iPad Air Raises Question: What’s Your Corporate iPad Management Policy?

ipad-air-hero-shot

The breathless response to the new iPad Air suggests that the latest generation of Apple’s tablet is poised to send hordes of corporate laptops out to pasture. Phrases like “laptop killer” and “desktop powerful” are being tossed around as liberally as tweets about the latest episode of Homeland.

Whether or not that is hyperbole remains to be seen, but corporate iPad management seems destined to loom large as an IT issue.

Security, of course, is a top concern. A one-pound device that is thinner than a legal pad can disappear faster than you can say “A7 chip.” Even with new iOS 7 security features like per-app VPN and enterprise single sign-on, data protection needs to be high on the IT agenda. Other issues like controlling what apps users can access when they’re on company premises must be addressed as well.

The best strategy is to have iPad management processes and security policies in place before the tablet tsunami hits. What should be on your list? Here are five places to start.

1. Set up corporate security profiles for user groups

User access control policies and settings should be centrally configured to ensure that iPad users have secure access to the corporate network. Profiles should cover areas such as the following for groups of users.

  • Business app access control
  • Passcode, encryption and single sign-on policies
  • App blacklist/whitelist policies
  • VPN, WiFi access and Email settings

2. Control app access by location

Most iPads used for business will be employee owned, so it is not possible to control users’ app habits when they are away from the office. But a company can prevent employees from using unwanted apps on its premises. Combining blacklisting and geofencing will do the trick. Simply block apps within specific work location boundaries for blacklisted categories such as gaming, movie or TV streaming services. The apps will be automatically reactivated when employee leaves the geofenced work locations.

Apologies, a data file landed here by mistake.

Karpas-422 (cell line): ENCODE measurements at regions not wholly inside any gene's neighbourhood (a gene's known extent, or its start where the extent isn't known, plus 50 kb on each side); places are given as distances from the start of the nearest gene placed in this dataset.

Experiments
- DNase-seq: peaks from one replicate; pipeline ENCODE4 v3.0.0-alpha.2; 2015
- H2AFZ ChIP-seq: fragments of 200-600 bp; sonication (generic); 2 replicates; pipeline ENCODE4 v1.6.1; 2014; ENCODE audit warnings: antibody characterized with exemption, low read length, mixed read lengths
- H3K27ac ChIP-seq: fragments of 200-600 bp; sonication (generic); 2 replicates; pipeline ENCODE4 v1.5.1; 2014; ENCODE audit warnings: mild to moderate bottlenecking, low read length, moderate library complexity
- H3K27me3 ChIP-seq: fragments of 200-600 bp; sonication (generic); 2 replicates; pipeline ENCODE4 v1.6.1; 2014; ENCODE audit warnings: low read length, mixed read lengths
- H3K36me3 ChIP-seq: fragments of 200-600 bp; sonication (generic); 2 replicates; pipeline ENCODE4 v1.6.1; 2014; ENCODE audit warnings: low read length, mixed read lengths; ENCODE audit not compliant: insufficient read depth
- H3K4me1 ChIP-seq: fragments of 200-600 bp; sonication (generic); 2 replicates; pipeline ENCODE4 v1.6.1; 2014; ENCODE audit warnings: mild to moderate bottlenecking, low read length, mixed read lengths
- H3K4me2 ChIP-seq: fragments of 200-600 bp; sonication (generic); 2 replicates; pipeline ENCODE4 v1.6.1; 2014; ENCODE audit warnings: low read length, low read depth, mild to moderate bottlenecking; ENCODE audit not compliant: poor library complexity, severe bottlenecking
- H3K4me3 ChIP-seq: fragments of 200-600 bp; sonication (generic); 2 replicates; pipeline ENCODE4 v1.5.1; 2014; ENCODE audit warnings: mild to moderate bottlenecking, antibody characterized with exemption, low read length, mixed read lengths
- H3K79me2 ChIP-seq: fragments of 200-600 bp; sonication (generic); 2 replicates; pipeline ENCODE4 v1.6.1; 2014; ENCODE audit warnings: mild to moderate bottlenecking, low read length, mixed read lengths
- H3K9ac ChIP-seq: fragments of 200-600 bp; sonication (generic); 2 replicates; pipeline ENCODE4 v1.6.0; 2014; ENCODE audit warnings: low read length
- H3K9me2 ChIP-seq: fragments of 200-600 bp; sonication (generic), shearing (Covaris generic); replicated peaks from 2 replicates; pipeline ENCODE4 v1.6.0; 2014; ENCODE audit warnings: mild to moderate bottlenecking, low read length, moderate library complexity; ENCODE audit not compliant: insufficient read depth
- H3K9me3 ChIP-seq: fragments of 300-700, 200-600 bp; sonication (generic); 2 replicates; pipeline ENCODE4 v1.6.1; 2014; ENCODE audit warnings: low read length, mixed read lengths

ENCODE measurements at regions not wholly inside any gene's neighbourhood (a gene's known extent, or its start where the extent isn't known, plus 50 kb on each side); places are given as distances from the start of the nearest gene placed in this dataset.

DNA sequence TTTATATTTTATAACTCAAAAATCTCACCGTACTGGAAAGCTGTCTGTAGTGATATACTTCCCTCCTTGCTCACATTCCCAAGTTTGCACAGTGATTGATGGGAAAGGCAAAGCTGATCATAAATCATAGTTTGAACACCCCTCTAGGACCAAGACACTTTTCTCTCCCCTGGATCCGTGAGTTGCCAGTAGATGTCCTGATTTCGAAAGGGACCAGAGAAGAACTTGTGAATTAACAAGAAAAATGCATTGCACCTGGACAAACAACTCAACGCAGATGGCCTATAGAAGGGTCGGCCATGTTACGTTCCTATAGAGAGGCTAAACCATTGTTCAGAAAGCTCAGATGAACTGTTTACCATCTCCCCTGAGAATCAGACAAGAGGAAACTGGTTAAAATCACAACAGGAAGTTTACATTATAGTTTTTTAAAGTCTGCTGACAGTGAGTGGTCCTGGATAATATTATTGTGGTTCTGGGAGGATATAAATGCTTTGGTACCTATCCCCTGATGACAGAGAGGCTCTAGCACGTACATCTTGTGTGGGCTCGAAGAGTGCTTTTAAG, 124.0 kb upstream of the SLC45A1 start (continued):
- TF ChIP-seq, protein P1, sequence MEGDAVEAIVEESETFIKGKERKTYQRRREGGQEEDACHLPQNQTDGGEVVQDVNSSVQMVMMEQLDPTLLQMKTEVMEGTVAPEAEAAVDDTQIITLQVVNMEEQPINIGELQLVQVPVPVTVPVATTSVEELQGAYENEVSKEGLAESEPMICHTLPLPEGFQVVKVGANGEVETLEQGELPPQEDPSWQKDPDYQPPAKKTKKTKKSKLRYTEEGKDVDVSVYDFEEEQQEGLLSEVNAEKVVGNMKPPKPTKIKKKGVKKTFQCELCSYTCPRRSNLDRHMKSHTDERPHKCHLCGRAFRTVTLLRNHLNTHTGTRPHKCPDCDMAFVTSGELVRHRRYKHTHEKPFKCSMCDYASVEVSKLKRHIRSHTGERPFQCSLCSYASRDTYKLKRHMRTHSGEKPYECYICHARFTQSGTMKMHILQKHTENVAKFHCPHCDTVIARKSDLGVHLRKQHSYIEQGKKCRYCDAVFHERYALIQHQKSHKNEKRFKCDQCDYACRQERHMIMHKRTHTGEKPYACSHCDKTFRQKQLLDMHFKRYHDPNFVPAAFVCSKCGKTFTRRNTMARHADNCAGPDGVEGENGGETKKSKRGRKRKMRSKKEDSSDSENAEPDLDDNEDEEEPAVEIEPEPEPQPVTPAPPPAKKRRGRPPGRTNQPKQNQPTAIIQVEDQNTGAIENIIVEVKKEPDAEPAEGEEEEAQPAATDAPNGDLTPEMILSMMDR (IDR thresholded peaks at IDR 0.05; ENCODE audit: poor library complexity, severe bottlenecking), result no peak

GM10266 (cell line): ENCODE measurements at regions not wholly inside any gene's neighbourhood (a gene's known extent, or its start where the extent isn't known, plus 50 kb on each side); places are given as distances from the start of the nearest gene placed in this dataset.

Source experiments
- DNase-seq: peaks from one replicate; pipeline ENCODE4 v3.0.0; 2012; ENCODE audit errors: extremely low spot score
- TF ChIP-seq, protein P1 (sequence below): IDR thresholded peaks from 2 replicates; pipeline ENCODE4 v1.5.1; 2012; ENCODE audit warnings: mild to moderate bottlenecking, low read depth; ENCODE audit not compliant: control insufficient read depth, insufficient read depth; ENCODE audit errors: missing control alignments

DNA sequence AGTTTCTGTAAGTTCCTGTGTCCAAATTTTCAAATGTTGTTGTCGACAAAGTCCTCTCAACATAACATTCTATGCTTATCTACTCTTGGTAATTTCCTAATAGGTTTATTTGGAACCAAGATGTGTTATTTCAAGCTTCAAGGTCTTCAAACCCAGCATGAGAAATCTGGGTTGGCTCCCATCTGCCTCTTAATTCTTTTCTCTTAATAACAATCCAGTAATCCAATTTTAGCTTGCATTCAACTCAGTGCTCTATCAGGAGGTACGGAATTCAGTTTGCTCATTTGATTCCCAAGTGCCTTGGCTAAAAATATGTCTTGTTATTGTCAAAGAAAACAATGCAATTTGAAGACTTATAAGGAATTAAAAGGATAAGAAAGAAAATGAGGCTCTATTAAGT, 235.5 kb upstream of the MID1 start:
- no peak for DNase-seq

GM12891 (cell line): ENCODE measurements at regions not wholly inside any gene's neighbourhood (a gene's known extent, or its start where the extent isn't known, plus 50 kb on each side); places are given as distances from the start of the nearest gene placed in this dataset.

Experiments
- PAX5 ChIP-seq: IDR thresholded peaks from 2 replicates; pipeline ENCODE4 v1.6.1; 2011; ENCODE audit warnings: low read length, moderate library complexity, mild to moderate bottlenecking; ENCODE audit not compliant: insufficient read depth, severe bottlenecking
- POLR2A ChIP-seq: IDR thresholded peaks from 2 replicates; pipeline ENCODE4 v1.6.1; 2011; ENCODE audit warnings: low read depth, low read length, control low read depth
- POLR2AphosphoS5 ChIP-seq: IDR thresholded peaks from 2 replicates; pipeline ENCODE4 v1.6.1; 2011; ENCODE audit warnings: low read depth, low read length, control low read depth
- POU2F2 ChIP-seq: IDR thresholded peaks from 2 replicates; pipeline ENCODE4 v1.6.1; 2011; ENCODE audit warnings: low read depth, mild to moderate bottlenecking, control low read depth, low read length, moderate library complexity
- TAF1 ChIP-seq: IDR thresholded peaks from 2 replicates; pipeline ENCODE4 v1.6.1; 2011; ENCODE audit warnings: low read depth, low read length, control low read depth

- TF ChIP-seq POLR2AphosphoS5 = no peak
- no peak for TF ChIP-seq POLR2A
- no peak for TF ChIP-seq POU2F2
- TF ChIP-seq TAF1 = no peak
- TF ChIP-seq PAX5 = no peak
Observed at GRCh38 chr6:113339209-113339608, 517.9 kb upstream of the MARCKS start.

3. Containerize corporate information

All documents and other content pushed to iPads used for business should be wrapped in a password-protected secure container and automatically removed when the user exits the application. This not only helps thwart data thieves, but also segregates personal files in the event that an admin must wipe business data when an iPad is lost, stolen or belongs to an employee who is leaving the company.

4. Use encryption

iPads should be encrypted to prevent access to corporate data in the event of device theft or loss. When individual users select a device passcode, the content on the iPad is automatically encrypted. The content on the device is automatically decrypted once the user is authenticated.  By centrally enforcing passcode policies, organizations can better protect the content on iPads used in the work place.

5. Enable selective remote wiping

iPads can be remotely located, locked and erased using the Find My iPhone app for iPad. But using the “Erase” feature of this app deletes all data on the device, both business and personal. Having a way to limit wipes to stored or cached business information will help save personal photos, apps and other personal digital effects and a lot of headaches for your company.

The easiest path to these iPad management capabilities and many more is to adopt a cloud-based mobile device management (MDM) solution that supports iOS7 on iPad Air. Remember: the iPads are coming. Get ready for the onslaught sooner rather than later.







Tags: